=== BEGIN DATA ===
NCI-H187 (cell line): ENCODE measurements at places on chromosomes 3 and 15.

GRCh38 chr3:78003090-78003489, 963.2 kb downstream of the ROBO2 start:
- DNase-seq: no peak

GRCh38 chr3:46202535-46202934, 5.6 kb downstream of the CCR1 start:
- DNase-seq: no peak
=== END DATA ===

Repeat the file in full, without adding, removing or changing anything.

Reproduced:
NCI-H187 (cell line): ENCODE measurements at places on chromosomes 3 and 15.

GRCh38 chr3:78003090-78003489, 963.2 kb downstream of the ROBO2 start:
- DNase-seq: no peak

GRCh38 chr3:46202535-46202934, 5.6 kb downstream of the CCR1 start:
- DNase-seq: no peak